A man who was in control of a construction site in Scotland has been fined £1,500 for refusing two HSE inspectors access to deal with unsafe work activity.
Multiple concerns about unsafe work at the Irvine-based site were reported to the Health and Safety Executive (HSE) last year.
This prompted two HSE inspectors to attend the site on 16 March 2021, where they observed unsafe work at height taking place on a steel structure.
The inspectors tried to gain entry to the site, but the gates were locked. They spoke to the person in control of the site, Baldev Singh Basra, but he refused to unlock the gates, denying them entry.
Despite the inspectors explaining that they had the power to enter the site as part of the Health and Safety at Work etc. Act 1974, Mr Singh Basra continued to refuse them access.
The inspectors were only able to take enforcement action to stop the unsafe work after officers from Police Scotland gained entry to the site.
They found two workers on the roof of the structure with no safe means of getting down. They were later rescued by the Scottish Fire and Rescue Service.
Mr Singh Basra pleaded guilty to an offence under Section 33(1) of the Health and Safety at Work etc Act 1974 for contravening a requirement of an inspector – refusing entry to a premise where unsafe work was taking place – and he was fined £1,500.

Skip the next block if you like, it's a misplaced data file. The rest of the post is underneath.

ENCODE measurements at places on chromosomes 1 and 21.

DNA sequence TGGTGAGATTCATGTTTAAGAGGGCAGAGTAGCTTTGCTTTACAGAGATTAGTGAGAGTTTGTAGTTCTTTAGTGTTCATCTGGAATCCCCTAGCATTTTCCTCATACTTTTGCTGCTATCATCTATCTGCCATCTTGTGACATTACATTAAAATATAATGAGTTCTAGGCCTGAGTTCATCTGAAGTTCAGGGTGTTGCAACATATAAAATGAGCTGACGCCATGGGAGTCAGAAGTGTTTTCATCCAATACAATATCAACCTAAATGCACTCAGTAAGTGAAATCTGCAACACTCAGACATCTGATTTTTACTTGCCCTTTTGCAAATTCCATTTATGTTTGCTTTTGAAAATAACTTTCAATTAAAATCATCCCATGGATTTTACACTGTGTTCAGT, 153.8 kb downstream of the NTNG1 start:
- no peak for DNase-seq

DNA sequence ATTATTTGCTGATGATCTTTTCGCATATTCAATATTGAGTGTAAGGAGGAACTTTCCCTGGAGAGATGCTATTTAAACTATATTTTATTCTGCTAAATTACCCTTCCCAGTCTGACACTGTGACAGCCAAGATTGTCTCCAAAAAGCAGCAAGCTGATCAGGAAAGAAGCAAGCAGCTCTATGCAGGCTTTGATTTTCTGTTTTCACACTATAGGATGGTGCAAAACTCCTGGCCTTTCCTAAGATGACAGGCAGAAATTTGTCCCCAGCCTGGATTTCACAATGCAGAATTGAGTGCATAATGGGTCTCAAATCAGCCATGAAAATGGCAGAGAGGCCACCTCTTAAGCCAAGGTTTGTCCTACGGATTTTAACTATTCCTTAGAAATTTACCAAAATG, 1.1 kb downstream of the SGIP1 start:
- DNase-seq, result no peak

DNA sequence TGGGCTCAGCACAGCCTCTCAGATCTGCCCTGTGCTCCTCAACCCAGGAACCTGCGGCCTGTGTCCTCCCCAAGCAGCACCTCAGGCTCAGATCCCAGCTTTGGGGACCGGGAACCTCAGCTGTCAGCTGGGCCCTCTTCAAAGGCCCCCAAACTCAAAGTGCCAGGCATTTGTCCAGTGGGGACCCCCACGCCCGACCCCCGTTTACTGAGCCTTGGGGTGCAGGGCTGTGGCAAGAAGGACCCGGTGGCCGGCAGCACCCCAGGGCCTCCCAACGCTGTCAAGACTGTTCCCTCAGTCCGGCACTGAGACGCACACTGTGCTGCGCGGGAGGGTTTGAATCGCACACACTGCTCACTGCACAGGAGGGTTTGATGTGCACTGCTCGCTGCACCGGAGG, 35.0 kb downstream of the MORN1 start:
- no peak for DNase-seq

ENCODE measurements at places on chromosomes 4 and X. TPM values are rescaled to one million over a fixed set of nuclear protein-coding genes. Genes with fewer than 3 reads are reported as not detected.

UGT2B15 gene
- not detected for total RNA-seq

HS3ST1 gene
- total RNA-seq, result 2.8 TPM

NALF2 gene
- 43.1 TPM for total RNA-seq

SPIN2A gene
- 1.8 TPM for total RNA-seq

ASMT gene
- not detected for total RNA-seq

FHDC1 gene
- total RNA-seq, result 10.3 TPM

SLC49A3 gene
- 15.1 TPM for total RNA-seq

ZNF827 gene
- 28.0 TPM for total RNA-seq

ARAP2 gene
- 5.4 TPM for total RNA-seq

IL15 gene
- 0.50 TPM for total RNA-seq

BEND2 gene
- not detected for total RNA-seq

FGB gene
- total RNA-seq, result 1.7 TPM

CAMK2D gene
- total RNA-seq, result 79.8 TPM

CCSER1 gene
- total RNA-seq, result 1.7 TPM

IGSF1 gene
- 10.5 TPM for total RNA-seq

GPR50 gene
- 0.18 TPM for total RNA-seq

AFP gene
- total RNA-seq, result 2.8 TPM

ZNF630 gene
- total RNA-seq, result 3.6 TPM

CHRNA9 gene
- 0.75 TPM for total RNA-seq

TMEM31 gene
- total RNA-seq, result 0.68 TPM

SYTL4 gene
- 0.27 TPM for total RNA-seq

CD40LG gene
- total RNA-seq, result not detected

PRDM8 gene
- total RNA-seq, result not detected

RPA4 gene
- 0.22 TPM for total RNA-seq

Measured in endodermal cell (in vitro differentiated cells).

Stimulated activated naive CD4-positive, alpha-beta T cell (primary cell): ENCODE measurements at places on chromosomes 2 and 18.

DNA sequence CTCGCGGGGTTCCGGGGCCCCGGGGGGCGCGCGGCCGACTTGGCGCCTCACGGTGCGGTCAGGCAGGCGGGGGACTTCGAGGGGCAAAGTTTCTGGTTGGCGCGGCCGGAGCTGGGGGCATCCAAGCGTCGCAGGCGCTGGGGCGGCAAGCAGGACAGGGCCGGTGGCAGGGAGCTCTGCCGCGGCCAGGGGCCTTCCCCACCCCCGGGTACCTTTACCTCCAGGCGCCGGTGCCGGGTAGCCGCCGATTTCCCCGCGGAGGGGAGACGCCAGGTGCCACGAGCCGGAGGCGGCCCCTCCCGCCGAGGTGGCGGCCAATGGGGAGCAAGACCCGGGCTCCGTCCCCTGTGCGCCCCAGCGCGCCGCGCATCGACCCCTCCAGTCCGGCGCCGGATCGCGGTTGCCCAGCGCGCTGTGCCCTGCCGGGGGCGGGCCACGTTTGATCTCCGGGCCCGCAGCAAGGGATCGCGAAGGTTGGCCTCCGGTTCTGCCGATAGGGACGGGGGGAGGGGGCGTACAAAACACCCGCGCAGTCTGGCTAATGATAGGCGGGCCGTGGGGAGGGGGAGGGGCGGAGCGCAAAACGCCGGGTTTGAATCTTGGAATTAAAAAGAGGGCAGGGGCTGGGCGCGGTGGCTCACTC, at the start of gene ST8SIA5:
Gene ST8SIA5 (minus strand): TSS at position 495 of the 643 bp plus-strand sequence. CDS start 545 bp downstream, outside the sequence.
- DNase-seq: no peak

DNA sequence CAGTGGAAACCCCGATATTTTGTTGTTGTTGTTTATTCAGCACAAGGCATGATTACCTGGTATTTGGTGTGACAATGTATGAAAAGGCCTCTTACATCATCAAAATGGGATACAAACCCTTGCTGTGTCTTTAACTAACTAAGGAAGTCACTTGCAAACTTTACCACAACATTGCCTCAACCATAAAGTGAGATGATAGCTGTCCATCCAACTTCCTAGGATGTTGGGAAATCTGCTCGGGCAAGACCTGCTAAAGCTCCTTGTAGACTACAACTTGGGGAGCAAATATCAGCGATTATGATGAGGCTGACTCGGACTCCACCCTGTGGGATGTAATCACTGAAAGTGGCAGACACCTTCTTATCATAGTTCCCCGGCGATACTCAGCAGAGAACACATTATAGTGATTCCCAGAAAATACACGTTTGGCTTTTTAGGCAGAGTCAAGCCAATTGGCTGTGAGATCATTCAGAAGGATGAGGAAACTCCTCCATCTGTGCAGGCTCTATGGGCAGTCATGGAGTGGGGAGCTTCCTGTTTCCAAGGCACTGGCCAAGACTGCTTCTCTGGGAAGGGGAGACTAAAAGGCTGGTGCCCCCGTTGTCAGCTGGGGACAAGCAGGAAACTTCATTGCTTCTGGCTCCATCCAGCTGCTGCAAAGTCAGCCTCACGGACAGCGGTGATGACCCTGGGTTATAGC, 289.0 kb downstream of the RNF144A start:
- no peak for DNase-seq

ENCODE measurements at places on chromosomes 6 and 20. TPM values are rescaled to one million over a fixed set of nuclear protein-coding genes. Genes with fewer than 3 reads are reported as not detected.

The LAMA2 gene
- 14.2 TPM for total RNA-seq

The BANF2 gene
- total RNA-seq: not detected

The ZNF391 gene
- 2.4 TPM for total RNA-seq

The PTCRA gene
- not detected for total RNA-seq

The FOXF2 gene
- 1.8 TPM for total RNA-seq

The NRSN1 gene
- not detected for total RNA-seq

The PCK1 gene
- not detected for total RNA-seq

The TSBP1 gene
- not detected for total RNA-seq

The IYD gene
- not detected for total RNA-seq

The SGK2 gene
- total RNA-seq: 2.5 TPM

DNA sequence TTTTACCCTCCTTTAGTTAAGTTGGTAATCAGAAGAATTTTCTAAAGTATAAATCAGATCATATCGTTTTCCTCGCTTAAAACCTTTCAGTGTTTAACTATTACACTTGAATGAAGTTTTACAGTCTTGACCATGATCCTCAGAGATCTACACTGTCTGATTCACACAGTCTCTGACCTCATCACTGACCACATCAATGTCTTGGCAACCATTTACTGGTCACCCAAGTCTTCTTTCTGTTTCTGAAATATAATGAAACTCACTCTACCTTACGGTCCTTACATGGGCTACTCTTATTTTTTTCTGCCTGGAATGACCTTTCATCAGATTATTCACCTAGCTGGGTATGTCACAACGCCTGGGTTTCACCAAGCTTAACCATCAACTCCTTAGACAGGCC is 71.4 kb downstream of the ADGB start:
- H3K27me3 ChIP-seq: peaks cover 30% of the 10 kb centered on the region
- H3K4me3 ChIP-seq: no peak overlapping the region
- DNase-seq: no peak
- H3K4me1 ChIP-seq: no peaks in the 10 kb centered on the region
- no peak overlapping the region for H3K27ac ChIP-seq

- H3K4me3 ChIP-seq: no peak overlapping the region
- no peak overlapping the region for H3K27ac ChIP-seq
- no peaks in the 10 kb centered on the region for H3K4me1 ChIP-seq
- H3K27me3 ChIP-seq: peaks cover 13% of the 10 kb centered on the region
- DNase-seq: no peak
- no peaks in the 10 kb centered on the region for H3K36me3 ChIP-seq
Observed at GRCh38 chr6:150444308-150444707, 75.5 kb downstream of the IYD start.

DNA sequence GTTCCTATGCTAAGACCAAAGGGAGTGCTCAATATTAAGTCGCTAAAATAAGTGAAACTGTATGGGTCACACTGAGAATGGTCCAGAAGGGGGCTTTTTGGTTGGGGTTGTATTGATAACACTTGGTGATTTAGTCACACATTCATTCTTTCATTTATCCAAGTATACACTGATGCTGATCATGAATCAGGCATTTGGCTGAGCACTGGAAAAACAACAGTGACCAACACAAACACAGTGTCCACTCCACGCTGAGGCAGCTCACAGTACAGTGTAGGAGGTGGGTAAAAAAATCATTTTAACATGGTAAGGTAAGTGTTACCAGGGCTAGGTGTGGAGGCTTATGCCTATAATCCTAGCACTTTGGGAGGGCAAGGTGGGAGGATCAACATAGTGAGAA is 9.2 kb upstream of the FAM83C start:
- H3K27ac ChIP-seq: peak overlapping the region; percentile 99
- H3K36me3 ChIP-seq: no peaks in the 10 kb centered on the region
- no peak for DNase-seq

Following the sentencing, HSE principal inspector Graeme McMinn said: “Inspectors appointed by an enforcing authority have the right to enter any premises which they think it necessary to enter for the purposes of enforcing health and safety at work, and any relevant statutory provisions.
“They may only enter at a ‘reasonable time’, unless they think there is a situation which may be dangerous. In this case, the priority of the inspectors was to deal with the unsafe work activity, and they could not allow the person in control of the site to refuse them entry to stop the unsafe work.”
Last week, Construction News reported that a civils firm was fined £600,000 for safety breaches after the death of a child on a site.